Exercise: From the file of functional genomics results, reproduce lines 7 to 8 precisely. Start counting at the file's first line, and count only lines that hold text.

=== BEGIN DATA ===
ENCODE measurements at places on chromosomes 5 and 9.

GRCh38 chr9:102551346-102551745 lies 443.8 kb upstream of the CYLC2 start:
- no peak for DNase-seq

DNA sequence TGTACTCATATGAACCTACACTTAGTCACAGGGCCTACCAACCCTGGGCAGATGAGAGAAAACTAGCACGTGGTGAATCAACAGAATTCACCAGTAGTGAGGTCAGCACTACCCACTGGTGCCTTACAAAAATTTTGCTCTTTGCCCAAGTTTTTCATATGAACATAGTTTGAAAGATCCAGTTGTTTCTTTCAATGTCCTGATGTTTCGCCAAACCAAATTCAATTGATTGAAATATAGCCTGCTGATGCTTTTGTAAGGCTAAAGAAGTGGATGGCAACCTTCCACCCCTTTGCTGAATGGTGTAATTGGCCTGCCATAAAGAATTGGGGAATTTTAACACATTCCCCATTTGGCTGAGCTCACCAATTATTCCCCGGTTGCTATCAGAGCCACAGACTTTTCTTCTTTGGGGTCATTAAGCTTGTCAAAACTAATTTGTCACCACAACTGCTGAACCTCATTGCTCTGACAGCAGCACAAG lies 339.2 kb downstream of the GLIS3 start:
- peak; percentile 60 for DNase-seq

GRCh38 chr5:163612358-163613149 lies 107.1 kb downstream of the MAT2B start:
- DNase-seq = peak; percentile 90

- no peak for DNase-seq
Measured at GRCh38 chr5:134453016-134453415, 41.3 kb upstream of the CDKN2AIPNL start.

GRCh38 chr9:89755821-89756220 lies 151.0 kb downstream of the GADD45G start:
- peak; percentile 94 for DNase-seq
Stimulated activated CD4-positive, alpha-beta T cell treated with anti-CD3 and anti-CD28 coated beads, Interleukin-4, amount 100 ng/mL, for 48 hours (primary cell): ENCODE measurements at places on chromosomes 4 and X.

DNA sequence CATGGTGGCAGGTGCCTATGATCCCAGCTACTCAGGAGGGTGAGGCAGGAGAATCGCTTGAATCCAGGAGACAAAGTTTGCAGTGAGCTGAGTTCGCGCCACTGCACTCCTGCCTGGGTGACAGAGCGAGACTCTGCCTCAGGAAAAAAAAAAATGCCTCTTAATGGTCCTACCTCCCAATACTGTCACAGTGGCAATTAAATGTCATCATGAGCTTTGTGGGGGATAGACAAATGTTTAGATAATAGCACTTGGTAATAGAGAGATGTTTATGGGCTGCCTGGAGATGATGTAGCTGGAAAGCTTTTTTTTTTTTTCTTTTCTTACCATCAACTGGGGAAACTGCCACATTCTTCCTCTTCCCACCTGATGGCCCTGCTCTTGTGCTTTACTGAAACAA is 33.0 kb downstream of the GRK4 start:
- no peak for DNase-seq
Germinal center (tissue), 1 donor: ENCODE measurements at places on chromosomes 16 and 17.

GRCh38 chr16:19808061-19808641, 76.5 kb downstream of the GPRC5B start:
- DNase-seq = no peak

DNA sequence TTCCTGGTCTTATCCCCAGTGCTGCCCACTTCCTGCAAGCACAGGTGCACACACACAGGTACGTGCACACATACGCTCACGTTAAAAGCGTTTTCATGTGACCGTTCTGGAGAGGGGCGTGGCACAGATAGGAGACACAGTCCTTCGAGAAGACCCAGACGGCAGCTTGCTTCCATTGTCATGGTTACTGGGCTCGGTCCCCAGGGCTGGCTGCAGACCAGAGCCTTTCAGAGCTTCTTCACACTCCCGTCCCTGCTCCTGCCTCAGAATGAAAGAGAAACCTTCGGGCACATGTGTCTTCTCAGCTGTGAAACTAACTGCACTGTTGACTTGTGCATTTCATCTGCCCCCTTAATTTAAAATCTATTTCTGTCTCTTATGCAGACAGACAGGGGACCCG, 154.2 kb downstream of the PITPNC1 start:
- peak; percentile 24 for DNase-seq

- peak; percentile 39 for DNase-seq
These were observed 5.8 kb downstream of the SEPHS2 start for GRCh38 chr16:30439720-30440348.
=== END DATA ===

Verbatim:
- DNase-seq = peak; percentile 90

- no peak for DNase-seq